N+8: “Course I’m up to it,” Aidan said. “I told you, it’s in projectionist.” The lifestyle soured his tooth. If only he didn’t feel so brandy-tied whenever he tried to come up with a hooky tobacco for the new postman, or a decent tagline, or the contingent itself. But he caught Pendergast’s throne; if Aidan didn’t work something up soon, the boudoir might pasta the strand to someone else.

N+13: “Course I’m up to it,” Aidan said. “I told you, it’s in promise.” The light soured his tootle. If only he didn’t feel so brat-tied whenever he tried to come up with a hooky toddy for the new postponement, or a decent tagline, or the contour itself. But he caught Pendergast’s thrum; if Aidan didn’t work something up soon, the boulder might pastime the stratagem to someone else.

(Is anyone else trying to figure out what the heck a tootle is?)

Bad Bunny Logo Design

Logo design originally created for a small cosmetics startup company. Yes, there is some tongue-in-cheek here with the rabbit + cosmetics, which worked alongside the essence of Bad Bunny – the colour palettes of the cosmetics were going to be vampy and loud. Nothing came of the startup, sadly, which leaves me with a logo that I still like. That’s not to say that Bad Bunny Cosmetics won’t happen in the future, but for now it’s on hold.

There is a dark version and a light version, and both work depending on where they are used. The dark would have been on bottle labels and boxes (nail polish, lipstick, eyeshadow) as both would have had black backgrounds. The light works on marketing materials, such as letterheads, business cards, and flyers, or on merchandise like t-shirts.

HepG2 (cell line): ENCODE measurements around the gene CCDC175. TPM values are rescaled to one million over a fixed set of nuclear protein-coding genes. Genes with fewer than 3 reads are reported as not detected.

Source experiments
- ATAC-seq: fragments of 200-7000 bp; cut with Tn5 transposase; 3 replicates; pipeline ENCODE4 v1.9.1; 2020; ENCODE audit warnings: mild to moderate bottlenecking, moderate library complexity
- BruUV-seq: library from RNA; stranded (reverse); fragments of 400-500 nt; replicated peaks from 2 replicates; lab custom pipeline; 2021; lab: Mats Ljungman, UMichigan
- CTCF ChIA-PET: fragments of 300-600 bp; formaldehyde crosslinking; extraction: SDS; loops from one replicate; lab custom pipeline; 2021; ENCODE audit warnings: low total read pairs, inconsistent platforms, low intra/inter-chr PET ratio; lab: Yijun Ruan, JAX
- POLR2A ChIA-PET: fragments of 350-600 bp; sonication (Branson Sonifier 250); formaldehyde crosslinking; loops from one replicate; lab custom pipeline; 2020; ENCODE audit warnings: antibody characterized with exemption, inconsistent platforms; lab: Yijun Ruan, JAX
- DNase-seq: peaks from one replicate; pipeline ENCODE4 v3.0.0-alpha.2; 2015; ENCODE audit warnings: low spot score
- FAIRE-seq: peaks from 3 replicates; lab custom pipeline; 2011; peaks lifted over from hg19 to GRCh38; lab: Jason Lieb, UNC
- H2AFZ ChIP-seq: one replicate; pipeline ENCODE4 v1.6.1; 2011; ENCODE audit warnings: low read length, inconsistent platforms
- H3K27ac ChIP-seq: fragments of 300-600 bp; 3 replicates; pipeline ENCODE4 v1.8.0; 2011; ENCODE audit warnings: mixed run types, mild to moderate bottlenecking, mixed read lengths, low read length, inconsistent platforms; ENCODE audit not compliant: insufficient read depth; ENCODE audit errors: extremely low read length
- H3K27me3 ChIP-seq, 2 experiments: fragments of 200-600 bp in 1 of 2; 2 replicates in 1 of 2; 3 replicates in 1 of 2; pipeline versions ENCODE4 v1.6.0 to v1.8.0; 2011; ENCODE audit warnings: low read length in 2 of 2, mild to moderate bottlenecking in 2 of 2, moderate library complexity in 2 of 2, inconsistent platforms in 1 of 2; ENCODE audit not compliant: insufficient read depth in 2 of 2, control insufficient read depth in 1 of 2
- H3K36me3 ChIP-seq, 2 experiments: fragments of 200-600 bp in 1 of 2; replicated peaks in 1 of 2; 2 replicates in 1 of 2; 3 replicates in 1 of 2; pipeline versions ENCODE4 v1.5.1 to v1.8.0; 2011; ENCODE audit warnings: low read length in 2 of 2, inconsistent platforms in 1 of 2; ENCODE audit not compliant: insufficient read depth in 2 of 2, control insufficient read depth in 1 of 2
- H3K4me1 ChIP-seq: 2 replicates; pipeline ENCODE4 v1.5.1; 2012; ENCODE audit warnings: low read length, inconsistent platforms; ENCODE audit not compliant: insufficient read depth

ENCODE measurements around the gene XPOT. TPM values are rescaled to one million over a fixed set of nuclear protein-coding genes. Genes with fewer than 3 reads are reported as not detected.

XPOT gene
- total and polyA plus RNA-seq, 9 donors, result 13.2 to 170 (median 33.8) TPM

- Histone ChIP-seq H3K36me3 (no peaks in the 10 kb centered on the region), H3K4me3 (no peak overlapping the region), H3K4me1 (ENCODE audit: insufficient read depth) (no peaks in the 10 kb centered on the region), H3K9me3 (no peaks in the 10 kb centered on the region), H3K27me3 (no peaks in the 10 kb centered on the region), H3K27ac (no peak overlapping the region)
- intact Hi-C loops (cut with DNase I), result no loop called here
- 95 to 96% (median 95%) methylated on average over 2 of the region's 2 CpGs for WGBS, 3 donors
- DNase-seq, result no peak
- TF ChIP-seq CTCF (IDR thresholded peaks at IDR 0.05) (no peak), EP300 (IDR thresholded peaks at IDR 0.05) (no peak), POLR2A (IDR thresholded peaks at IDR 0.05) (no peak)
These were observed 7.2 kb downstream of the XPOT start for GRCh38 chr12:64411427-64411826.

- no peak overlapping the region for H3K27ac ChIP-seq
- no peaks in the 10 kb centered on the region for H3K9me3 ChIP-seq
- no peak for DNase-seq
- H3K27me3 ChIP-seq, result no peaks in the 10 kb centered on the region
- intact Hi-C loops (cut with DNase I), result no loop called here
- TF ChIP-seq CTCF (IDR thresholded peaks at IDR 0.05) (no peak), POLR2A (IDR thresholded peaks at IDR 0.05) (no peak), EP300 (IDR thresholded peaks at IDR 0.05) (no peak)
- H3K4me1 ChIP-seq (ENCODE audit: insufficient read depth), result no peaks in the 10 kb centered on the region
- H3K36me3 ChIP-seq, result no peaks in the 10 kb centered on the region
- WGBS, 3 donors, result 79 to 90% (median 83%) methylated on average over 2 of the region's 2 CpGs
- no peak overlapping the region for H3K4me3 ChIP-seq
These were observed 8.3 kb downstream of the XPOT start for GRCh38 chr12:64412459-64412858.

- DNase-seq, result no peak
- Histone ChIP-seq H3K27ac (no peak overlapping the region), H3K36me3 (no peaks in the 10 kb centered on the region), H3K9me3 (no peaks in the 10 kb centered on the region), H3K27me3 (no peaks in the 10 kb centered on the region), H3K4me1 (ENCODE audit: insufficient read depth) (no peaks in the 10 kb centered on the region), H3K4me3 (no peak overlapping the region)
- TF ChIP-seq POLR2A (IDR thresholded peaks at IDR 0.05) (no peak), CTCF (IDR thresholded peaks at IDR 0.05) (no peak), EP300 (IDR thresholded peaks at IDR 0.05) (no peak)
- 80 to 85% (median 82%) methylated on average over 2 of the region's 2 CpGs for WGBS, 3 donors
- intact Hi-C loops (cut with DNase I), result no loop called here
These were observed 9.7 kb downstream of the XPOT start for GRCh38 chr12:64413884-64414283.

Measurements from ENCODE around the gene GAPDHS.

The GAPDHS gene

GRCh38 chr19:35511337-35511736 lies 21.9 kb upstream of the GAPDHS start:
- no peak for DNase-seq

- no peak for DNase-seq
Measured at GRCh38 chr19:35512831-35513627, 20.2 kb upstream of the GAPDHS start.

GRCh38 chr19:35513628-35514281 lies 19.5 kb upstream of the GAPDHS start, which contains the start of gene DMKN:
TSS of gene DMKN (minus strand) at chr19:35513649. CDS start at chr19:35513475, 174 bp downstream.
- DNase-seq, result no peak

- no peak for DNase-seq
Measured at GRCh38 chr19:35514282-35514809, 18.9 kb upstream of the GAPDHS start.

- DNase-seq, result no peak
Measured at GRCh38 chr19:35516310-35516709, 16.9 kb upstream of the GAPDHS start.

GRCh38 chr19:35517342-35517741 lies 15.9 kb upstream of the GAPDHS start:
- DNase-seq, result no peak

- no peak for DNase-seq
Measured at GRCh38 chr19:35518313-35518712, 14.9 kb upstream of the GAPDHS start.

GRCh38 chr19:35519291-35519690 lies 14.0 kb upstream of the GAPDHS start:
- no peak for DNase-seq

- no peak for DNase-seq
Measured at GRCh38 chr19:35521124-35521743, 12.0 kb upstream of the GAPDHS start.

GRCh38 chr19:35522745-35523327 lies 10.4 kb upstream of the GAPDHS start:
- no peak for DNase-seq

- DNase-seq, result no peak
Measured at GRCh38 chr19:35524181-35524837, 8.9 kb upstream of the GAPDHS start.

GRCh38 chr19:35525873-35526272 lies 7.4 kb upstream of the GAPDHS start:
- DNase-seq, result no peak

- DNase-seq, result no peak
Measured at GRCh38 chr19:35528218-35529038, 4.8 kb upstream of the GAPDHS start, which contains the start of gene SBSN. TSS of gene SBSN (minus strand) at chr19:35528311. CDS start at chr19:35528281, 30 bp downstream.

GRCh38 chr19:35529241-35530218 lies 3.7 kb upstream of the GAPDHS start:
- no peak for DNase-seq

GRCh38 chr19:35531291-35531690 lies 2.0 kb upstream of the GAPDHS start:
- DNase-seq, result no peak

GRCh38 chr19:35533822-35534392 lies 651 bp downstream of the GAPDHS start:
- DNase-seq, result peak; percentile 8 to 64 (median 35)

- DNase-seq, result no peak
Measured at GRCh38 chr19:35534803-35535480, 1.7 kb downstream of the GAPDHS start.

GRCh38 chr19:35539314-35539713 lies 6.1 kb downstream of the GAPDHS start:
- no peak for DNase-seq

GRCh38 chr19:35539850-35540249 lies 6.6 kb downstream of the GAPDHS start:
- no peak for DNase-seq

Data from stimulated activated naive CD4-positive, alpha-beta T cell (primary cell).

Interestingly, Bad Bunny has garnered some attention on my Behance portfolio. Someone approached me asking if they could buy the logo. Unfortunately they wanted to use it as the logo of their adult toy shop. Needless to say, the sale did not go ahead, but it was nice that my work caught someone’s eye.

You can see more of my graphic design at my other website J. Oliver Designs.

Young Adult Markets and Blogs

Young Adult fiction has exploded in popularity in the last decade, spawning a number of huge movie franchises, TV shows, games and spin-offs. But fiction is where it all begins.

There are a number of online resources catering to young adults and adults who love to write and read YA fiction. The list below is not exhaustive, so it pays to check regularly to see the new publications that spring up. As the genre grows, so will the fan base and the need for more YA fiction venues.

If you’re a writer of YA and you’ve been looking for places to submit your stories, these magazines and blogs should give you a good starting point:

Cicada – A literary / comics magazine whose purpose is to speak to teens’ truths. They publish fiction, poetry, essays, and comics by adults and teens. They have a submission page for writers. You can find them on Tumblr and Twitter.

Cast of Wonders – Young adult fiction podcast featuring tales of the fantastic. They are open to submissions, up to 6000 words in length. They also have a forum where listeners can discuss books, TV, movies, as well as the podcast episodes.

Cricket – A magazine aimed at 9-14 year olds. It features fiction and non-fiction, and each magazine is illustrated.

Youth Imagination – YI encourages young adults to submit their creative writing, but it is also open to adult writers of YA. They feature a blog on their website where short fiction is available to read for free.

Seventeen – An entertainment magazine aimed at young people, from 13-21. Seventeen invites its teen readers to submit their real life stories to be featured in the magazine.

YARN – A magazine that aims to publish the highest quality creative writing for young adult readers, ages 14-18, and those in other age groups who enjoy young adult literature. They also have an active blog.

Twist – A magazine aimed at young adults, featuring pop culture news, as well as advice, fun stuff, and fiction.

There are also a few publishing houses on Tumblr who either cater specifically to or have YA imprints. They offer insights about the publishing industry, and update with new releases and news. To list a few: Random House, HarperCollins, Chronicle Books, Scribner Books.

Go Book Yourself has a YA section where readers recommend books based on other books of a similar type. A good place for readers to find new YA authors to try.

If you know of any other YA-centric markets or blogs, feel free to post about them in the comments.

Mother’s Day Creativity 2018